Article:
Anal Incontinence, Urinary Incontinence and Sexual Problems in Primiparous Women

A Comparison Between Women With Episiotomy Only and Women With Episiotomy and Obstetric Anal Sphincter Injury

Mona Stedenfeldt; Jouko Pirhonen; Ellen Blix; Tom Wilsgaard; Barthold Vonen; Pål Øian


BMC Womens Health. 2014;14(157) 

In This Article

Abstract and Introduction


Background Obstetric anal sphincter injuries (OASIS) might cause anal incontinence (AI) and sexual dysfunction, and might be associated with urinary incontinence (UI). Episiotomy has been identified both as a risk and a protective factor of OASIS. Lately, episiotomies with specific characteristics have shown to be protective against the risk of OASIS. However, little is known about episiotomy characteristics and pelvic floor dysfunction. This study investigates AI, UI, and sexual problems in primiparous women with episiotomy, comparing women with and without OASIS. Associations between episiotomy characteristics and AI, UI, and sexual problems were assessed.

Methods This is a matched case–control study investigating 74 women with one vaginal birth, all with an episiotomy. Among these, 37 women sustained OASIS and were compared to 37 women without OASIS. The two groups were matched for vacuum/forceps. AI, UI and sexual problem symptoms were obtained from St. Mark's scoring-tool and self-administered questionnaires. The episiotomy characteristics were investigated and results assessed for the whole group.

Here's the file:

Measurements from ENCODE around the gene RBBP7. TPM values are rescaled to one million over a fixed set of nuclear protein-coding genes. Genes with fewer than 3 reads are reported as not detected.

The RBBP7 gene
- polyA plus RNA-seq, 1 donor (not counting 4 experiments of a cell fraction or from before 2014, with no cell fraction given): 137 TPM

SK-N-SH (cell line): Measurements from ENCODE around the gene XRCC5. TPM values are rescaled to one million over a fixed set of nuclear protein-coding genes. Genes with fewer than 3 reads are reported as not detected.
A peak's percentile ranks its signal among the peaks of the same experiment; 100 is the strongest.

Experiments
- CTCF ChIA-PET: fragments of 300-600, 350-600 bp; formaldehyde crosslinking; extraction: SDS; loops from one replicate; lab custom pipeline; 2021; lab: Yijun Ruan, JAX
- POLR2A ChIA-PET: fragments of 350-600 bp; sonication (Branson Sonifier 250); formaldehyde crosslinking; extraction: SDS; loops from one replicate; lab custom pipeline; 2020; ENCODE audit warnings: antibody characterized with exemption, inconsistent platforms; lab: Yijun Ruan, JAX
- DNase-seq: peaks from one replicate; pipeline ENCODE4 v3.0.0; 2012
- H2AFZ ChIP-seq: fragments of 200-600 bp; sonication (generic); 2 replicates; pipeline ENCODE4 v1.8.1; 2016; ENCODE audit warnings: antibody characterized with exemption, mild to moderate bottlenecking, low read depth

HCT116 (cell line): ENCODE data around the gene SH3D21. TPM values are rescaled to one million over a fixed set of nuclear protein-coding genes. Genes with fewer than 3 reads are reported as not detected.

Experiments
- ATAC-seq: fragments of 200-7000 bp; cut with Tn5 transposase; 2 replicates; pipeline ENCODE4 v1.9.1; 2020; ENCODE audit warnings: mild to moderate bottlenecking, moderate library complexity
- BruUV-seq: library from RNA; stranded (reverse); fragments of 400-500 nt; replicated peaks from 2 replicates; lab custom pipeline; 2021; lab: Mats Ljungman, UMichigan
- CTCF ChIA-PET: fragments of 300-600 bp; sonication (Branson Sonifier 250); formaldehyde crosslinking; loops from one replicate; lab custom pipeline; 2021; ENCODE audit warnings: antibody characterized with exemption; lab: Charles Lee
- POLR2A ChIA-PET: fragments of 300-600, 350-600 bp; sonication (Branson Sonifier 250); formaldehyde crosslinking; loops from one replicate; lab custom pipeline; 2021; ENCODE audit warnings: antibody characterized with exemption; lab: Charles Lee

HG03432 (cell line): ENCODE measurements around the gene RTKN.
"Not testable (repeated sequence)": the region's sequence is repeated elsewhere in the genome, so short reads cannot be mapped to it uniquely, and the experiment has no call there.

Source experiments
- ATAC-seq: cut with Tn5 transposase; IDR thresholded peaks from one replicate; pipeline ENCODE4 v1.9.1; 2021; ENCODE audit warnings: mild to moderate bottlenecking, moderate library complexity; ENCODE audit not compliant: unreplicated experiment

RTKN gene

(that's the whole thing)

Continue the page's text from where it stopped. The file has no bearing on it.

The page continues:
Results The mean time from birth was 34.5 months (range 1.3–78.2) for those with OASIS and 25.9 months (range 7.0–57.4) for those without OASIS, respectively. More women with OASIS reported AI: 14 (38%) vs. 3 (8%) p = 0.05 (OR 4.66, 95% CI 1.34–16.33) as well as more problem with sexual desire p = 0.02 (OR 7.62, 95% CI 1.30–44.64) compared to women without OASIS. We found no association between episiotomy with protective characteristics and dysfunctions.

Conclusion Women with OASIS had more AI and sexual problems than those without OASIS. Episiotomy characteristics varied greatly between the women. Episiotomy with protective characteristics was not associated with increased dysfunctions. OASIS should be avoided, and correct episiotomy used if indicated.